With IT’S NOT SUMMER WITHOUT YOU, Jenny Han cements herself as a supremely talented writer who can avoid the second-in-a-trilogy book slump and make readers fall hard for the characters. Fans of the first book will adore this one, and if you haven’t yet read the first, you should definitely do so as soon as possible, preferably on a night when you want to feel emotionally alive.

Similar Authors
Gayle Forman (If I Stay)
Jillian Cantor (The Life of Glass)

Writing: 5/5
Characters: 5/5
Plot: 4/5

Overall Rating: 4.5 out of 5

Cover discussion: 3 out of 5 - I like that the font, color scheme, and images match the look and feel of the first book, but overall it's SO dull, and lacks a certain sort of passion, and doesn't do any justice to the story.

Simon & Schuster / April 27, 2010 / Hardcover / 288pp. / $16.99

ARC borrowed from Doylestown Bookshop's Advance Readers Program.

Tuesday, April 20, 2010

Waiting on Wednesday (61)

The Sorcerer of Sainte Felice by Ann Finnin

I was only an apprentice. I swear it. By all the angels in Heaven.
Fourteen-year-old Michael de Lorraine has been condemned to death by the Holy Office for sorcery. But just as the flames threaten to consume him, Michael is saved by Abbot Francis and granted refuge at the Benedictine monastery of Sainte Felice. Michael learns that this strange and wonderful place, famous for its healing wine, harbors renegade monk-sorcerers, enchanted gargoyles, and a closely guarded secret: Abbot Francis is the great Seratois, exiled Grand Master of the Fratres Illuminati.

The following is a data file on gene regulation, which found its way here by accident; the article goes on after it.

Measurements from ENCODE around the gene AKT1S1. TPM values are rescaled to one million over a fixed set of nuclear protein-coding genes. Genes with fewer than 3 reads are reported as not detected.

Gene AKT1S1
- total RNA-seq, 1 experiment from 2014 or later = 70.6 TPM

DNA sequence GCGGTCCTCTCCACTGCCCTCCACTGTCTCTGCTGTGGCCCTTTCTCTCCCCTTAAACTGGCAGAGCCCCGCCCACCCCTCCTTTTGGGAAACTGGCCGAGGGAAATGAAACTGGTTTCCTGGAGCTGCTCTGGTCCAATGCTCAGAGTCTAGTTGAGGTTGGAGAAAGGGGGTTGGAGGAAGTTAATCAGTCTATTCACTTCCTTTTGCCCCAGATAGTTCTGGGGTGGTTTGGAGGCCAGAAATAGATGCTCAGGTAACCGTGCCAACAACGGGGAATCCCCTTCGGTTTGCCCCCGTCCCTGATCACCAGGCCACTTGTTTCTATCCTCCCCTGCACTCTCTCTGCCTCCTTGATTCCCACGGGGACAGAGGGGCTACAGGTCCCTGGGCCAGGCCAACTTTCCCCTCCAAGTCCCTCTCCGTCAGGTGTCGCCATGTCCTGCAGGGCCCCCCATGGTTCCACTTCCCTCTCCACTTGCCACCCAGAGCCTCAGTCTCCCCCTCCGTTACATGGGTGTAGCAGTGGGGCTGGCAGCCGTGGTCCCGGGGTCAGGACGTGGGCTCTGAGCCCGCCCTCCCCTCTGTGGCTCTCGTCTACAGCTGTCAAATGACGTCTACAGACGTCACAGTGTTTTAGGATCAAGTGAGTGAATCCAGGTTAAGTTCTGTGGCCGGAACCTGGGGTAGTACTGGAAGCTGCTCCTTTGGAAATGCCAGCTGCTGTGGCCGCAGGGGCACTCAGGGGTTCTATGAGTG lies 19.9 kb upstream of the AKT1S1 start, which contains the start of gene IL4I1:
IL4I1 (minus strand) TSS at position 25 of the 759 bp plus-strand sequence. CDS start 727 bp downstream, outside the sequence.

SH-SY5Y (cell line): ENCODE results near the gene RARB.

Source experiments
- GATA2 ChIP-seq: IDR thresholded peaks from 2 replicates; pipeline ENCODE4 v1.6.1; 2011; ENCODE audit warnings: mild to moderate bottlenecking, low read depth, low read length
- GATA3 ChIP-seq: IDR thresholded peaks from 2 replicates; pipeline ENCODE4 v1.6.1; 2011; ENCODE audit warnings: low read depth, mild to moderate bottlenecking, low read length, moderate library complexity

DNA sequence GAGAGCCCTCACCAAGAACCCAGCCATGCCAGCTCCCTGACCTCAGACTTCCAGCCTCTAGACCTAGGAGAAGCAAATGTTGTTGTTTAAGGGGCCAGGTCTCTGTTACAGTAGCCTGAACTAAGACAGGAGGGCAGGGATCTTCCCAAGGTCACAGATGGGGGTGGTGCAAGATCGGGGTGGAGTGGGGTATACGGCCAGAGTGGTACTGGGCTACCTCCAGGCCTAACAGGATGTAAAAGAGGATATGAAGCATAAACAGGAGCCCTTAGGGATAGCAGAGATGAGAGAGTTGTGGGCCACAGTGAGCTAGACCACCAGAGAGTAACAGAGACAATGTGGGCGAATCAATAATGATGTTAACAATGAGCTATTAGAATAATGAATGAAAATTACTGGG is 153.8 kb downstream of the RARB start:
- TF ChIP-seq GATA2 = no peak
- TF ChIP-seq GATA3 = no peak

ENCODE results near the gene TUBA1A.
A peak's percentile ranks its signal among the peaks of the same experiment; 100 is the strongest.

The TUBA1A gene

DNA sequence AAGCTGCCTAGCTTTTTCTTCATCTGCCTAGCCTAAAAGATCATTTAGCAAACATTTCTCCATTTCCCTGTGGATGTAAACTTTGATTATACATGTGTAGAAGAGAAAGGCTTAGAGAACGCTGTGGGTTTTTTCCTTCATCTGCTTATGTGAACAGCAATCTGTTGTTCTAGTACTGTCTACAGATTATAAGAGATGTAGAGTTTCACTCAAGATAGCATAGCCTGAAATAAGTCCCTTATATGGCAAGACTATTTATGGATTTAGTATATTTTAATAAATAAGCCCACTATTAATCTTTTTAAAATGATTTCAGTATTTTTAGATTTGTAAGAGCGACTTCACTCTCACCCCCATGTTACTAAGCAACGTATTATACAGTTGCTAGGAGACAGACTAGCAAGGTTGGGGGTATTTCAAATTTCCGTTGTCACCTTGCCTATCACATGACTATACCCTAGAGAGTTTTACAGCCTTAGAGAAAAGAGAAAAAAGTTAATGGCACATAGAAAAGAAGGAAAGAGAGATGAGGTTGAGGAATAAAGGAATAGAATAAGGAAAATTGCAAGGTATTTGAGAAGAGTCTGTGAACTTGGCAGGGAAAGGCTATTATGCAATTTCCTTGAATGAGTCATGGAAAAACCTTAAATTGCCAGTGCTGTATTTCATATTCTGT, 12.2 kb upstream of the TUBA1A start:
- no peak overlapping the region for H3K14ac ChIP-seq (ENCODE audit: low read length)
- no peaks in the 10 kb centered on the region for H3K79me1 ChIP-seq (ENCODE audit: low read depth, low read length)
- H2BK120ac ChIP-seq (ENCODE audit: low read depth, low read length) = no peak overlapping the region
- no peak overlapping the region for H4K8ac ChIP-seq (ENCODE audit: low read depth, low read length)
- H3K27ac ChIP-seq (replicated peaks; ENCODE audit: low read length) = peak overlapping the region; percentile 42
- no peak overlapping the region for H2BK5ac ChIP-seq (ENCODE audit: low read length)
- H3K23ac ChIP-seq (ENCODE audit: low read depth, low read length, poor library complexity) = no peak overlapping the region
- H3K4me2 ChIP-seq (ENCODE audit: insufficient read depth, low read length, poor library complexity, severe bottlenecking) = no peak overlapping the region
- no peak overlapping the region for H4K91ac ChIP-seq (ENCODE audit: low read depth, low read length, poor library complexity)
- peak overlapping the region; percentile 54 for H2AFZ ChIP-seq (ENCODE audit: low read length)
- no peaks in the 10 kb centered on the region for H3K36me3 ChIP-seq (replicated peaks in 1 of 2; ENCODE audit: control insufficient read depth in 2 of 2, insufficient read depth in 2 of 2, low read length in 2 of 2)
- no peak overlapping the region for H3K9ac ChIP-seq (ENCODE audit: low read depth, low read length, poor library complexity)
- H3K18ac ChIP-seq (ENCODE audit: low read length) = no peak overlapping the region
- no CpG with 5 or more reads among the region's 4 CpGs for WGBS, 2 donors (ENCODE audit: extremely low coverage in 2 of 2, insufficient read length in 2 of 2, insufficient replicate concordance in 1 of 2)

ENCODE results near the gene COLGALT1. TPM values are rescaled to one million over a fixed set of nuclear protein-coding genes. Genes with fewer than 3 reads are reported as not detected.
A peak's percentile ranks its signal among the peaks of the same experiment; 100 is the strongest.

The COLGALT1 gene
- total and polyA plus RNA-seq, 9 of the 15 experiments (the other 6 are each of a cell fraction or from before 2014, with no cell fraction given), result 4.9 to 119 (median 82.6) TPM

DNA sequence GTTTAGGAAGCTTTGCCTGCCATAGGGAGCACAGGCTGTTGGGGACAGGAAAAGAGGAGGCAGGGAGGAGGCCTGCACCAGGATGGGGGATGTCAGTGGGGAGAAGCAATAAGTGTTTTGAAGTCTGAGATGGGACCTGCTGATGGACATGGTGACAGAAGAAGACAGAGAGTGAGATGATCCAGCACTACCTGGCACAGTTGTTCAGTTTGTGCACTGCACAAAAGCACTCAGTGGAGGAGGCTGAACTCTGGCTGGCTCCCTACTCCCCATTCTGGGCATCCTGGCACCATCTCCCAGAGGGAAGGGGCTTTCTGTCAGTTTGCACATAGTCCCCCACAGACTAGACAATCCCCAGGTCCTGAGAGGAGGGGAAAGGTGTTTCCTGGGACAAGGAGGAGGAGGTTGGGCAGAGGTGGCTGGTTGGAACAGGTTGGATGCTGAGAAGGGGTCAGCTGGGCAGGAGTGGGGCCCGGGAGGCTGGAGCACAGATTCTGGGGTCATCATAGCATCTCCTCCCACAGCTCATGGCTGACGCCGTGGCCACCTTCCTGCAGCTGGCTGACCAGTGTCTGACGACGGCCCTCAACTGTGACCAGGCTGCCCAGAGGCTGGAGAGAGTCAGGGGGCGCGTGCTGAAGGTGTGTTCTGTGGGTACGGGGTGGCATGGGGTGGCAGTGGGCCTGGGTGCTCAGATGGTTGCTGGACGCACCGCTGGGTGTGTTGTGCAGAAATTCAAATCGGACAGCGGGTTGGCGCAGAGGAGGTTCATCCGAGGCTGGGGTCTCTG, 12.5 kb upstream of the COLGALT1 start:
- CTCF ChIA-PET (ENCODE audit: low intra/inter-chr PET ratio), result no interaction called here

As the church intensifies its cruel efforts at justice, Abbot Francis and the brotherhood are in grave danger. Michael will do anything to protect his mentor, but are his powers great enough to save the monastery from the merciless, bloodthirsty Inquisition?
Blending together magic, miracles, and historical details of life in fifteenth-century France, this unique fantasy offers a vibrant portrayal of one boy's journey of faith.

Doing my WoW post this week a few hours early because I am waaaaaaay too tired from schoolwork to write up a more complicated post. But back to the matter at hand. Doesn't Flux always have amazing sounding books? This sounds grand, and like it could be good. This one just sounds so sweeping and grand, an epic in the making. Plus, it's by a debut author. I think I'll buy this when it comes out, and hope it turns out to be as good as it sounds!

The Sorcerer of Sainte Felice will be published in paperback by Flux on June 28, 2010.

Sunday, April 18, 2010